If it weren’t for the fact that my wife’s father comes from this part of the toe of Italy, it’s not likely that it would have been high on my list of travel destinations. Calabria tends to have a bad rap as a poorer and bedraggled part of Italy, and the ’Ndrangheta organized crime group is said to have its claws in local government and businesses. Somehow Sicily, a few kilometres across the narrow Strait of Messina from this elegant regional city, has shed much of its Mafia image. But not Calabria.
If that has served as an inhibitor to travel here, that’s a shame because southern Calabria has lots to offer: beautiful Tyrrhenian and Ionian sea beaches, medieval mountaintop villages, coastal towns such as Scilla and Tropea that rival anything that the Amalfi Coast has to offer, and many natural and historical wonders.
Of the latter in Reggio Calabria, at the Museo Nazionale, are the Riace Bronzes, larger than life-size bronze statues of nude, bearded warriors that were cast hundreds of years BC. But far well less known is this area’s natural marvel, the bergamot, which grows along 80 kilometres of coastline on either side of Reggio Calabria.
About the size of a large orange, this citrus fruit gives Earl Grey tea its distinctive aroma, its oil is used in perfumes, cosmetics and, increasingly, in confectionery and pharmaceuticals. The fragrance of the rind and the flower is captivating: Poets lauded it as the fruit of Aphrodite, the Greek goddess of love, beauty and sexuality.
This area is said to be the only place in the world where bergamot – not to be confused with the wildflower of the same name – grows so well. Its roots are deep: The trees survived a 1908 earthquake and tsunami which destroyed much of the surrounding area, including Reggio, whose classical buildings have long since been rebuilt and whose nickname is the City of Bergamot.
All along the coast, into the foothills of the Aspromonte Mountains, you can see the ubiquitous fruit. The small trees grow along narrow roadways, in walled home gardens, in tiny groves and in larger plantations. Getting oil out of the rind – it takes about 200 kilograms of fruit for one kg of oil – has been going on here since the mid-18th century, and in its heyday in the 1960s bergamot growers could make a very good living. My wife’s grandparents, too, grew bergamot in Pellaro, a town just south of Reggio.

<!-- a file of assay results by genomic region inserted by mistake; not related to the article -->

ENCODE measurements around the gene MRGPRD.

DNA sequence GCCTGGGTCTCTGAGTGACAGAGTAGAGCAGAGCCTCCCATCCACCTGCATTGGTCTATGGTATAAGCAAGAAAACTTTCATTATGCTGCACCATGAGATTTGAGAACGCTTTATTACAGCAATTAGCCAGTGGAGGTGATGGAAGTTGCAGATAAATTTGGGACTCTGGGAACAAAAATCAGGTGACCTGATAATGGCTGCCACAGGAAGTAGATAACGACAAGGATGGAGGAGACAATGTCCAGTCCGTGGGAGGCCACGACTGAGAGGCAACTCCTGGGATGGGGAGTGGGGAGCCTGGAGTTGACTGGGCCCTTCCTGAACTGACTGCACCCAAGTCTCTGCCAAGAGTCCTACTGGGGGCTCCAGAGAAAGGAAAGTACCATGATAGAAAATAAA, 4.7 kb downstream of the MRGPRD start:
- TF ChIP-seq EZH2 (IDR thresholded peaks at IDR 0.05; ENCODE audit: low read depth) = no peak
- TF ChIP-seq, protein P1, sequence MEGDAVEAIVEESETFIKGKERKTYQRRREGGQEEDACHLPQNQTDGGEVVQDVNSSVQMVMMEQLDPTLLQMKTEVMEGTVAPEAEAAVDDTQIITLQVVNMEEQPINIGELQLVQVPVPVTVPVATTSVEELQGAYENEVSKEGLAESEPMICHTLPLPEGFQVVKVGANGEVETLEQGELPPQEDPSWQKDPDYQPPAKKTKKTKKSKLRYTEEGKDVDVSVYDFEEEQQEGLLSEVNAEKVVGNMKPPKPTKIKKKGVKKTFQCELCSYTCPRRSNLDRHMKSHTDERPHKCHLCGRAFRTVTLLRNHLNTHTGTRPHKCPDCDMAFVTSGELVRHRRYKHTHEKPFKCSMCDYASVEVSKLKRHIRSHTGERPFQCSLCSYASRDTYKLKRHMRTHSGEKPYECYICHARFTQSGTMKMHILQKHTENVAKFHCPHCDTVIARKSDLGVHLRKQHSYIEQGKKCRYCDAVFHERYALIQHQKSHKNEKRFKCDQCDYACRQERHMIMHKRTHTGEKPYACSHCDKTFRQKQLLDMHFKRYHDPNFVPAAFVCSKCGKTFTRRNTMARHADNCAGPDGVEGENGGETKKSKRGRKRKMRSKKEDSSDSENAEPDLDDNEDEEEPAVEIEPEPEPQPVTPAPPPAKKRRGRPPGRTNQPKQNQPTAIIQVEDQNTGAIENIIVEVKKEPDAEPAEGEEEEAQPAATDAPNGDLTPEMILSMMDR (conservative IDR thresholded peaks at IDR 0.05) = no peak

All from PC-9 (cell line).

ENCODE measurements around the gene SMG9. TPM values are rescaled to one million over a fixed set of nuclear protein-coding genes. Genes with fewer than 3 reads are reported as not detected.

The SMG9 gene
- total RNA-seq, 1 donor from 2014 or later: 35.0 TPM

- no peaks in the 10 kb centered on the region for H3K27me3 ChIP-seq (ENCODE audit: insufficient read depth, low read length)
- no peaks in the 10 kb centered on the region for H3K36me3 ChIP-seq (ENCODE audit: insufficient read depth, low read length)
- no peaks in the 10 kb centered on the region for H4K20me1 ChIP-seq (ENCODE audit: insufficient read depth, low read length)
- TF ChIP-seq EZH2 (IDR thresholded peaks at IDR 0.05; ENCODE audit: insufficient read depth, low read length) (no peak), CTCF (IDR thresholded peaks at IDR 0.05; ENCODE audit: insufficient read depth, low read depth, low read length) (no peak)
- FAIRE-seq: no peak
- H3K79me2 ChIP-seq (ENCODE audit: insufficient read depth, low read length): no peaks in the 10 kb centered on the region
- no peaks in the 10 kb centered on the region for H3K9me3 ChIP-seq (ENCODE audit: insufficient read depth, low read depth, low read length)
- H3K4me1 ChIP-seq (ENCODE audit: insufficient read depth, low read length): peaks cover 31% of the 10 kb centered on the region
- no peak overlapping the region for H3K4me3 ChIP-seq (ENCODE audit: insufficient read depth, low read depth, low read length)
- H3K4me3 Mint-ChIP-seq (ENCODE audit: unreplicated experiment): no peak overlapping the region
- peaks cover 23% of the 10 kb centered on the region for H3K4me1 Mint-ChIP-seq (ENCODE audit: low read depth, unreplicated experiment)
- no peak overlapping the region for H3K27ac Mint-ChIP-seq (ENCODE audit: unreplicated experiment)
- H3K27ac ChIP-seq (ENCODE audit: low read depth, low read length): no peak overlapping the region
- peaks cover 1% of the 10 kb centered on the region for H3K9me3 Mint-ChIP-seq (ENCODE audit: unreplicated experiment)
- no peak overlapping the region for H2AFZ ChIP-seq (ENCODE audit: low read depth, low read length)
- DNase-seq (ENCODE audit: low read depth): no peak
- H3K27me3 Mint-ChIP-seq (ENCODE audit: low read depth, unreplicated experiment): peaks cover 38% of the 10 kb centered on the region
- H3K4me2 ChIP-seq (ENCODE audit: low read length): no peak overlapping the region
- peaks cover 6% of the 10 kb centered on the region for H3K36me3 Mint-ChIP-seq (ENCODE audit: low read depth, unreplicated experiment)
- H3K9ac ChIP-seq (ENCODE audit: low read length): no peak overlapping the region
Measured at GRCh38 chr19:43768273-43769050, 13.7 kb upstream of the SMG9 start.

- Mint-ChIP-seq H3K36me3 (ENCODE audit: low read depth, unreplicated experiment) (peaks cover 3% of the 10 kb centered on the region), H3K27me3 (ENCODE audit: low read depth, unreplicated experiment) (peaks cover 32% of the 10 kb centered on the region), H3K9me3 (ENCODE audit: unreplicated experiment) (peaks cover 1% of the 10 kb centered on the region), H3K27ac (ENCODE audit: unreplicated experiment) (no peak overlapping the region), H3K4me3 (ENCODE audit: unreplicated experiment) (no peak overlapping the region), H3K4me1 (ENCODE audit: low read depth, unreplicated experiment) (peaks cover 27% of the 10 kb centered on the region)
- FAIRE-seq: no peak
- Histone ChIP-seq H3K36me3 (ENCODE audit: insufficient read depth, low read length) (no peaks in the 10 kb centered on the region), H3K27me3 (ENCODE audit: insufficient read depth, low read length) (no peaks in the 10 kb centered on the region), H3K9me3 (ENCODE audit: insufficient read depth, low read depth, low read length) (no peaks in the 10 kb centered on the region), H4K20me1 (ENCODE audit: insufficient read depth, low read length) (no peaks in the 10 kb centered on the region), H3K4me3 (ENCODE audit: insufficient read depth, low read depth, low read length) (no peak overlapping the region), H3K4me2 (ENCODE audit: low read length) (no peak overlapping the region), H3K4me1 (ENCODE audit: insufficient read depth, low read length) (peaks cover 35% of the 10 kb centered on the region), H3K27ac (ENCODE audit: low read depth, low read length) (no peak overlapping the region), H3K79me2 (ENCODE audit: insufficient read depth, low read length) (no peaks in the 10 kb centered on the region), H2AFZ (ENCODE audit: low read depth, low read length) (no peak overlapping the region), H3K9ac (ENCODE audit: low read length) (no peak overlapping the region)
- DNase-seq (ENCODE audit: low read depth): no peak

But, then, cheap synthetics started taking over, bergamot groves were abandoned or paved over in the rush to urbanize. The industry hung on by its fingertips, supported by passionate locals who believed bergamot would again be known as the green gold of Calabria. With the help of the Consorzio del Bergamotto, a co-operative of all those involved in bergamot production, a worldwide interest in organics and even research that bergamot juice may lower cholesterol, there’s much local hope that the bergamot will again fulfill its historical legacy.
Though there are no official tours of bergamot groves, if you’re intrepid, the local tourist office or hotel can find you a taxi driver who can take you to see one. And if you come to Reggio, you can drop by La Bergamotteria, a shop on Via Torrione, just a few steps up from the pedestrian-only Corso Garibaldi shopping strip and venue for the daily evening passeggiata, or stroll. There, you can buy all kinds of items (liqueur, candies, soaps and honey derived from the bergamot) and the owner, Edoardo Sergi, is likely to pull out an album of historical photos of bergamot oil production, such as the mechanical device invented locally to squeeze the oil from the rind.
A few minutes down to the seafront will take you to the wide, graceful esplanade, described by the Italian poet Gabriele d’Annunzio as the “finest kilometre in Italy.” The boulevard contains a parallel botanical garden with tropical plants and India rubber trees that are nearly a century old.
From here, on a clear day, you can see Sicily’s Mount Etna, whose sporadic eruptions of ash have yet to snuff out the bergamot, which locals believe is a special gift from God.